I linger in a lot of XMPP channels, and there is a constant set of questions being asked that folks then answer in chat, which are then lost in the stream. There are certainly resources out there that are useful, lists of clients and servers and such, but the folks asking for help always seem to have a criteria that isn’t tracked anywhere… so I’m gonna give it a try.
I’ll use this topic to first gather links and notes to things, to get a sense of which data is useful and interesting to structure.
What I’m looking for:
clients (gajim, dino)
servers (prosody, ejabberd)
libraries (python-nbxmpp, strophe.js)
projects (Snikket, Modern XMPP)
people (folks working this stuff)
documentation and such
Oh yeah, I’d love a single line summary of most XEPs, for reference
After I’ve gotten a bunch here I’ll sort it and put it somewhere nice. For the time being, we’ll just post a single resource per reply (if you have a discussion reply, make it separately), and when I need more info for them I’ll move them out into their own topic for breakout discovery.
Prosody is the jabber server I’ve used the most, and maybe 10 years ago I just stopped looking at other servers as I don’t personally use much more than the default config options in Prosody; complexity in configuring XMPP servers is a tradeoff for the modularity of XEPs, and is why “good defaults” are a feature.
We are developing a handful of simple documents aimed at people who wish to build on top of XMPP. The recommendations are derived from healthy discussions between developers from multiple XMPP projects and other members of the XMPP community.
Our recommendations highlight only the XEPs you need to implement for a modern messaging application, ignoring historical cruft and excessive backwards-compatibility.
Because I have a limited time on Earth, I’ll focus on the XEPs from this meta-project.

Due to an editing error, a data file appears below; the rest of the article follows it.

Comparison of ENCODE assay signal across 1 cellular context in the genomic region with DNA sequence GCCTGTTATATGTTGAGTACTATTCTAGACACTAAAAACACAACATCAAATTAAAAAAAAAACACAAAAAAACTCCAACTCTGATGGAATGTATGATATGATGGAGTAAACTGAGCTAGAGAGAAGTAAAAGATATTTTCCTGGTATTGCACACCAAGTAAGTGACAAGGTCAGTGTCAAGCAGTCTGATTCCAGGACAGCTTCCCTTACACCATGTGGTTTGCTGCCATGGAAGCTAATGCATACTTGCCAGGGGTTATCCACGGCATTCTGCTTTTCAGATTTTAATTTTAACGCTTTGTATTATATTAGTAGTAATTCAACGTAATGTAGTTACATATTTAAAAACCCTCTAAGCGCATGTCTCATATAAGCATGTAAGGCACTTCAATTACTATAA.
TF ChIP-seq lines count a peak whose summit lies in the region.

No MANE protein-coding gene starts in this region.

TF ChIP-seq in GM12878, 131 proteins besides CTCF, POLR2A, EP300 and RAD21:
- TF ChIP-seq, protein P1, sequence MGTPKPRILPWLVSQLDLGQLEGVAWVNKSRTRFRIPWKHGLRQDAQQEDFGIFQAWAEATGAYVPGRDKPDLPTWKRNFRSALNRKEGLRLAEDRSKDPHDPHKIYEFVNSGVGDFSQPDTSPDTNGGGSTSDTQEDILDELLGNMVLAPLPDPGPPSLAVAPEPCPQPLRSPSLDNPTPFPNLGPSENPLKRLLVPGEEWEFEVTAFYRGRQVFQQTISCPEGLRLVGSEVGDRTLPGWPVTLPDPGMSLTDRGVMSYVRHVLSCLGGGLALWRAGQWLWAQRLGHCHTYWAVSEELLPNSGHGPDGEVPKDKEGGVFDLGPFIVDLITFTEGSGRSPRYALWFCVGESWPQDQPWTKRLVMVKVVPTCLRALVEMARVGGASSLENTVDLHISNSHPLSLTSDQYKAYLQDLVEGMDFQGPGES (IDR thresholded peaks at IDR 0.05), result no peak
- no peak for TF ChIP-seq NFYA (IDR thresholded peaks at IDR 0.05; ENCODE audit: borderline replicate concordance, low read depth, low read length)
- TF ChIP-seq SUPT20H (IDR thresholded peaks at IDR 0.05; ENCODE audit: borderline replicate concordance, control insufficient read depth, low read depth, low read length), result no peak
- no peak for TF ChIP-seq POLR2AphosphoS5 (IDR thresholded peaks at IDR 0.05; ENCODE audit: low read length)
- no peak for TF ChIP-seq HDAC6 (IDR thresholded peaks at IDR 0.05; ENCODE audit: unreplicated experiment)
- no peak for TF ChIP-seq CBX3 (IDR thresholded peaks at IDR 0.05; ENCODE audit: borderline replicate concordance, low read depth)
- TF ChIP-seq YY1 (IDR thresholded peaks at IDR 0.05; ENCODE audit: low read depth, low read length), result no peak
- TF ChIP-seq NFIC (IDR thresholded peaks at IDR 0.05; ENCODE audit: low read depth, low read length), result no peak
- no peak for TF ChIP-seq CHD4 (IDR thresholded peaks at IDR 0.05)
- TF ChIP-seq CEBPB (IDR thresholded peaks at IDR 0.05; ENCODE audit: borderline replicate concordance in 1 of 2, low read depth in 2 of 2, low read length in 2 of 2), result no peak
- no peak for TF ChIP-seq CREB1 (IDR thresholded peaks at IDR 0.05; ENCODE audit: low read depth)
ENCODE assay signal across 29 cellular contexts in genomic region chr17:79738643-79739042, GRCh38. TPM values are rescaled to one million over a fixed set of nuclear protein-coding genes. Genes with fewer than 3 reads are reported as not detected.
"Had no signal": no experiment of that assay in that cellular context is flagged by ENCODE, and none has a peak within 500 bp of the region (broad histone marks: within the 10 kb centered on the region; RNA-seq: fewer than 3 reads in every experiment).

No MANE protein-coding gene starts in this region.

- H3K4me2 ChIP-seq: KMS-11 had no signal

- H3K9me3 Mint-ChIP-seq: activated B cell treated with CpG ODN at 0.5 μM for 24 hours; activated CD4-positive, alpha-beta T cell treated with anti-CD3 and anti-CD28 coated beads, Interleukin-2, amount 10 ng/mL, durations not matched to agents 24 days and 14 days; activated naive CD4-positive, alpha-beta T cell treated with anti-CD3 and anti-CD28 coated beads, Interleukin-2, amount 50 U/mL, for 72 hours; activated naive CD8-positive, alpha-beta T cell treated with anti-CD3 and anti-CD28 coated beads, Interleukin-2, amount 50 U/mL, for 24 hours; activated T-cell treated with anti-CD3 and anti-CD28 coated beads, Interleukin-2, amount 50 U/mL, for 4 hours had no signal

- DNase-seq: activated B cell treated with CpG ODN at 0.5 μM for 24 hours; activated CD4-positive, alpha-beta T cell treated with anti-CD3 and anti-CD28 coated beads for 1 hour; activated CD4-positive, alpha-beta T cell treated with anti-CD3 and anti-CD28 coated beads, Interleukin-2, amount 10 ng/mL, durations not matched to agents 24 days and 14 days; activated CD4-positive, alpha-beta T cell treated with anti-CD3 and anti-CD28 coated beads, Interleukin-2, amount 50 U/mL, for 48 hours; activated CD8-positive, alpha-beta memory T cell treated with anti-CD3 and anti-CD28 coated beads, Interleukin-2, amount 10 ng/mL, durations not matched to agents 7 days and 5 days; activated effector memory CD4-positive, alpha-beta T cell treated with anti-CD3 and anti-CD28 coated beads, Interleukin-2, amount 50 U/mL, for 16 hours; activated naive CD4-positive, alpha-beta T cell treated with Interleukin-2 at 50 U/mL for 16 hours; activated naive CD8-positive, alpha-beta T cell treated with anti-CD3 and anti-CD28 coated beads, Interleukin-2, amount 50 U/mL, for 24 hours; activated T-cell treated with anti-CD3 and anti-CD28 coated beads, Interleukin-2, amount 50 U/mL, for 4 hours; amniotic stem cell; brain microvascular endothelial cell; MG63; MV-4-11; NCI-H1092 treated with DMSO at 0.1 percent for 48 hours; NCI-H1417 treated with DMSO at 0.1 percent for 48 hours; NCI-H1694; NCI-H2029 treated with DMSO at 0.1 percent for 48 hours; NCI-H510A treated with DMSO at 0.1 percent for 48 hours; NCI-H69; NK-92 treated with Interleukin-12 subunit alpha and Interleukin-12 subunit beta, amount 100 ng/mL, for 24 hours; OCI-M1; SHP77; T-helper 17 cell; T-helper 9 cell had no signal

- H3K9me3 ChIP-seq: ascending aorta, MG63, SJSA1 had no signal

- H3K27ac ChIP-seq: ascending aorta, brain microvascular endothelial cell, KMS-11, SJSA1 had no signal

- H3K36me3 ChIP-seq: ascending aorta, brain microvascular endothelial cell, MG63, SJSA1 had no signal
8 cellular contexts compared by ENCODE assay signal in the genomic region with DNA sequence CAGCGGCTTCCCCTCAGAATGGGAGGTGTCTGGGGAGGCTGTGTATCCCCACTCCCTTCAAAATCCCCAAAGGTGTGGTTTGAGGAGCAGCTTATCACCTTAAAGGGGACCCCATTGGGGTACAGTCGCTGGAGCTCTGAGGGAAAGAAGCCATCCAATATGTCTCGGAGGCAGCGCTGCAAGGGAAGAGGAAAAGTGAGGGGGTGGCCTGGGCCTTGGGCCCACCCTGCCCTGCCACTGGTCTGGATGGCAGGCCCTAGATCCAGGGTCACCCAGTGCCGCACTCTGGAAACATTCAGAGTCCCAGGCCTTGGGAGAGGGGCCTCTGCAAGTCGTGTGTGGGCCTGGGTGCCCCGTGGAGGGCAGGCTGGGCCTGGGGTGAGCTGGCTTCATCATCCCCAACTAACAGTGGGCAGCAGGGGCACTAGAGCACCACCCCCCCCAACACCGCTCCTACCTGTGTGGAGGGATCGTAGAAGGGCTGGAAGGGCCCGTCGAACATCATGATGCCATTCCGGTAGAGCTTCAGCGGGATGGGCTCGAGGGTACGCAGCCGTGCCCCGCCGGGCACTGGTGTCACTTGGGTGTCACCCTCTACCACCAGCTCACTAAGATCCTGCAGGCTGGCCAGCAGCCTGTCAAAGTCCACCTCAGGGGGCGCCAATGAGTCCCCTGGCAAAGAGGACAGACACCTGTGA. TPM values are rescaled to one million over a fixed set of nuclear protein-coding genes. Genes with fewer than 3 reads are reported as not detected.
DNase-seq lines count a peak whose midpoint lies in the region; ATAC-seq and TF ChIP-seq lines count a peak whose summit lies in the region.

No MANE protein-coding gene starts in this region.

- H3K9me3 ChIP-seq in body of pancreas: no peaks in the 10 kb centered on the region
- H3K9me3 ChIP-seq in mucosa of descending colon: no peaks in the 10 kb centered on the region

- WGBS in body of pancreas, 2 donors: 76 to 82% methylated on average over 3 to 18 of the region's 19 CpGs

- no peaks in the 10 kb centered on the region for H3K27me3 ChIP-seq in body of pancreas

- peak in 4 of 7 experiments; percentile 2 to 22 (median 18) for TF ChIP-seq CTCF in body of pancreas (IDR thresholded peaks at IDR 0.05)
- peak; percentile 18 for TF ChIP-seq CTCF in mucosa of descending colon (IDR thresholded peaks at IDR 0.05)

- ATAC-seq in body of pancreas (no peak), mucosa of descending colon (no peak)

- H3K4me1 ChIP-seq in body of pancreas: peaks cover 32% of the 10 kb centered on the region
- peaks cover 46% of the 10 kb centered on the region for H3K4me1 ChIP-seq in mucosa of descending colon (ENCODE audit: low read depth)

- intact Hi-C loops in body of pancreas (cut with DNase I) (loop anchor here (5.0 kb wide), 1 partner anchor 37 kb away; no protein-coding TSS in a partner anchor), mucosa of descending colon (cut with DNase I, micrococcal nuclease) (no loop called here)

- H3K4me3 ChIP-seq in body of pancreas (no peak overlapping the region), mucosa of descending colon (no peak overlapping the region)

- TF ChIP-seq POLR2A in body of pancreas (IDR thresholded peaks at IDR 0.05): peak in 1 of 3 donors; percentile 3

Strophe is a collection of libraries for speaking the XMPP protocol. While most XMPP libraries and implementations are focused on chat-based applications, Strophe takes a grander view. It has been used to implement real-time games, notification systems, search engines, as well as traditional instant messaging.
The implementations are production ready, well documented, easy to use, and easy to extend.
Smack is an Open Source XMPP client library for instant messaging and presence. A pure Java library, it can be embedded into your applications to create anything from a full XMPP client to simple XMPP integrations such as sending notification messages and presence-enabling devices.
libstrophe is a C library for XMPP clients and components. It has very minimal dependencies and was designed with both POSIX and Windows systems in mind.
Tinder is a Java based XMPP library, providing an implementation for XMPP stanzas and components.
Tinder’s origins lie in code that’s shared between Jive Software’s Openfire and Whack implementations. The implementation that’s provided in Tinder hasn’t been written again “from scratch”. Instead, code has moved from the Openfire and Whack projects into Tinder, preserving all of the existing features and functionality.